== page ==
SACRAMENTO -- State Sen. Ed Hernandez (D-West Covina) portrayed Monday the shelving of his amendment to overturn the state's ban on affirmative action in higher education as an attempt to defuse the increasingly heated backlash the proposal has generated in recent weeks. "Given the scare tactics and misinformation used by certain groups opposed to SCA 5, we felt it was necessary to have a discussion based on facts and take the time to hear from experts on the challenges our public universities and colleges face with regards to diversity, as well as the implications for California's workforce and our overall competitiveness in a global economy," Hernandez told reporters at the Capitol.
CALIFORNIA | LOCAL
March 17, 2014 | By Melanie Mason
An effort to overturn California's ban on affirmative action in public universities stalled in the Legislature on Monday. The proposed constitutional amendment by Sen. Ed Hernandez (D-West Covina) would have removed references to higher education from Proposition 209, an initiative passed by voters in 1996 that bans consideration by government institutions  of race, ethnicity and sex in hiring, school admissions and contracting. The amendment, SCA 5, passed the Senate in January on a party-line vote.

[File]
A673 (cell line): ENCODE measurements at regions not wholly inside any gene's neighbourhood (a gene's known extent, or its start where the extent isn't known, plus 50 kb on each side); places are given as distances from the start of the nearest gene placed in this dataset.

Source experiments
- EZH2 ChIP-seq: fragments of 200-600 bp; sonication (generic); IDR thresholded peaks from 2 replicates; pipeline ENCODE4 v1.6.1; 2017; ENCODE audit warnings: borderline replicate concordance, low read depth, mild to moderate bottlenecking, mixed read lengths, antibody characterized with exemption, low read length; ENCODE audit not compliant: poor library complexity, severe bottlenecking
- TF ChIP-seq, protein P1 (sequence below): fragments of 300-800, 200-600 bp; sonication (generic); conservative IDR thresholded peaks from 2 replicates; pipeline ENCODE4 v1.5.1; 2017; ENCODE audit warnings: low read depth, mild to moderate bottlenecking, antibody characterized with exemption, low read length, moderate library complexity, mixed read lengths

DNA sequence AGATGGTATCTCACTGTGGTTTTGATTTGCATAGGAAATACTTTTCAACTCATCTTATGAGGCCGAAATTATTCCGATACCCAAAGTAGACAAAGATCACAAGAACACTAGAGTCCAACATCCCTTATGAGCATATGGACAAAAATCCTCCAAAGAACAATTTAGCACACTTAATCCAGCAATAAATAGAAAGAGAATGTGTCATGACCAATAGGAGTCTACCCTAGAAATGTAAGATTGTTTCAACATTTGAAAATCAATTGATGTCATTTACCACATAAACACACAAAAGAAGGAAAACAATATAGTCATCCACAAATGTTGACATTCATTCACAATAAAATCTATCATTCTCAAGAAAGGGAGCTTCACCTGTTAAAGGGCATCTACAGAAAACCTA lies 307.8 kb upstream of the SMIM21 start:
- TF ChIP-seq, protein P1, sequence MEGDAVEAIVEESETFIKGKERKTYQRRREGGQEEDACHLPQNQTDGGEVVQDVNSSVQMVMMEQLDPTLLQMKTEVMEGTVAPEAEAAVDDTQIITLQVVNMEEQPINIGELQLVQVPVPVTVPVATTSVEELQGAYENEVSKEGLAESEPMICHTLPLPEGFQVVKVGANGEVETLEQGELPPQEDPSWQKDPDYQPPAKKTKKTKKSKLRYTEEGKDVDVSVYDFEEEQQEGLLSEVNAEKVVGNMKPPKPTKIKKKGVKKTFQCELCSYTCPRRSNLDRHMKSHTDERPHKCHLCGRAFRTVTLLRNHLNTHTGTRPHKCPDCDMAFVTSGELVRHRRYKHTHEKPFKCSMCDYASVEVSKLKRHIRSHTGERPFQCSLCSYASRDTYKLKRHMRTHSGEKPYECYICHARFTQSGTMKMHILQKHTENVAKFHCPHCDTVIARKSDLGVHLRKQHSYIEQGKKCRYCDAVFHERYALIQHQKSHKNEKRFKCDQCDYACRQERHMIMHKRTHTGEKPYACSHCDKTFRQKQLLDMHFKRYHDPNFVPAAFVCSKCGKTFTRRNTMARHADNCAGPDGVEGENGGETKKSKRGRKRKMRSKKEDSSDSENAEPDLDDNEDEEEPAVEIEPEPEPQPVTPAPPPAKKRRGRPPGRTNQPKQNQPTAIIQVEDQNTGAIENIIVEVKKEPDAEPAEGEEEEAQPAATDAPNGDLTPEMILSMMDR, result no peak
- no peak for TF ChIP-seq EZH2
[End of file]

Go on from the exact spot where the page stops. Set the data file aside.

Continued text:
CALIFORNIA | LOCAL
March 17, 2014 | By Patrick McGreevy and Melanie Mason
SACRAMENTO - The Democrats' loss of a legislative supermajority stifled their push to change California's campaign finance and affirmative action laws Monday, potentially foreshadowing a return to partisan battles over their other priorities, such as property taxes, water policy and a rainy-day fund. Monday's losses come less than two years after Democrats won a historic two-thirds control over both the state Senate and Assembly, eliminating the need for a single Republican vote on any bill.
OPINION
March 7, 2014 | By Karthick Ramakrishnan